I believe that the Holy Spirit works in the lives of believers in the same way that paying attention worked in the eyes of the test audience. The Spirit adds another layer of perception to our senses that enables us to "see" things, so to speak, that our everyday senses don't pick up.

For example, if you come to a busy intersection in a city, there may be people standing there holding signs about needing some kind of help. You might notice them and not pay any attention to them at all. Or you might pay attention and see them as humans being in need of help -- chances are the help that will do them the most good isn't the help their signs ask for, but truly seeing them involves recognizing that they are in fact people in need. Many people do this, and many people, believers and otherwise, try to help those folks.

But a Christian sees more than just a piece of the scenery and sees even more than a person needing help. A Christian sees a child of God. A Christian sees someone whose birth brought God joy and whose spirit Christ thought worth his death on the cross to save. And if you don't think it takes the eyes of faith to see a glorious child of God in some of the burnouts who stand at off-ramp corners, you haven't met many of them.

The eyes of faith see bread and juice (or wine) as bread and juice, and as symbols given to us by a risen King, not a memorialized lost leader. For some traditions, the elements of communion are actually the body and blood of Christ, even though they may still look like the earthly elements they appear to be. Either way, we Christians perceive something in those symbols that people who look at them without faith do not see. Doesn't make us any better, smarter or more perceptive, but it does mean we perceive them differently.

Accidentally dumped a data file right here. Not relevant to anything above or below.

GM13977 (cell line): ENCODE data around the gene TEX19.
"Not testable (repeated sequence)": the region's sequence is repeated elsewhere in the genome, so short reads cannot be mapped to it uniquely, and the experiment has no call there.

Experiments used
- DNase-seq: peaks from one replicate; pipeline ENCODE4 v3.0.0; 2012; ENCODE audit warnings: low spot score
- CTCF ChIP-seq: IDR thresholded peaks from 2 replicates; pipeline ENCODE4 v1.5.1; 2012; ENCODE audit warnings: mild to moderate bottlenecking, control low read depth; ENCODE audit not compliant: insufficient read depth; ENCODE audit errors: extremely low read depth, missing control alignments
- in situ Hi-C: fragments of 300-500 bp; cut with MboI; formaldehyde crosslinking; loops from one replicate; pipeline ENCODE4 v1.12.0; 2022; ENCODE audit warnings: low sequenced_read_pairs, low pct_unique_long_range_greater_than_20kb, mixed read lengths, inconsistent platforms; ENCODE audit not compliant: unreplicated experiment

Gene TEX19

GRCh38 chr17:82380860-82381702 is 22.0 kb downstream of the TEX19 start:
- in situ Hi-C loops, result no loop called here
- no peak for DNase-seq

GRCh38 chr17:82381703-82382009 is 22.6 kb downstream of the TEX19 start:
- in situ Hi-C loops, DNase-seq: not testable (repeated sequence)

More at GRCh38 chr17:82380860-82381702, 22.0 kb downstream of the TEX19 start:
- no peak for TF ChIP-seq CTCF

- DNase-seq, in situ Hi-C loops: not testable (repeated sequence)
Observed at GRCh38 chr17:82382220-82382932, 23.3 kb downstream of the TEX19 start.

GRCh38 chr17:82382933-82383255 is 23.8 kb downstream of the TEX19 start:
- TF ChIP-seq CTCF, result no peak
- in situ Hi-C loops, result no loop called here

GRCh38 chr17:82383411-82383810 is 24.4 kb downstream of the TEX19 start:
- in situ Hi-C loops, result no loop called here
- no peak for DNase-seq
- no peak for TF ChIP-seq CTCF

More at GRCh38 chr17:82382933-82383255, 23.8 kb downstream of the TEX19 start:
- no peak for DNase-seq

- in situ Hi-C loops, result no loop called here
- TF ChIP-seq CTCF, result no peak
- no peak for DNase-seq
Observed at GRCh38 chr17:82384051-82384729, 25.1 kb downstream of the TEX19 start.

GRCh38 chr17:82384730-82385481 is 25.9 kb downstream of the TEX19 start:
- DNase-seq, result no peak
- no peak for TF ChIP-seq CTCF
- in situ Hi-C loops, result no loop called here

So why have these eyes of faith? Why trouble ourselves about perceiving the world differently than other people might? Why create the headache of having to defend something to someone who doesn't even accept our premise to start with and rejects the idea that there's anything beyond what we can sense or prove? The folks who cruise past the guy at the off-ramp intersection like he's not even there probably sleep easier at night than the ones who wonder if that guy even has a place of his own to sleep.

Well, for one I need the eyes of faith to look in the mirror and see a redeemed child of God instead of a hopeless sinner. I run out of evidence that I'm a follower of God long before I run out of things in my life that need to be brought in line with God. Only the testimony of God's Holy Spirit that Jesus really did live, die and rise again in order to set my relationship with God right is gonna sway me in the face of all the physical evidence to the contrary.

For another, the eyes of faith can show us a hint or a glimpse of the world the way God intends for it to be, just as they may show us a glimpse of us the way God intends us to be. Perceiving the world in the way the Holy Spirit reveals it to us offers us a context for life unavailable without it.

It also opens up the true wonder of the world around us. Reflected light, atmospheric conditions, rods and cone cells and optic nerves and whatnot can describe for me the exact process by which I see a sunset, but none of those things can help me know why I might look at one and go, "Wow." Life without faith is walking. Walking will get you where you need to go, and good, beneficial lives can be led by people without faith,.

But life with faith is dancing. And the two are not the same.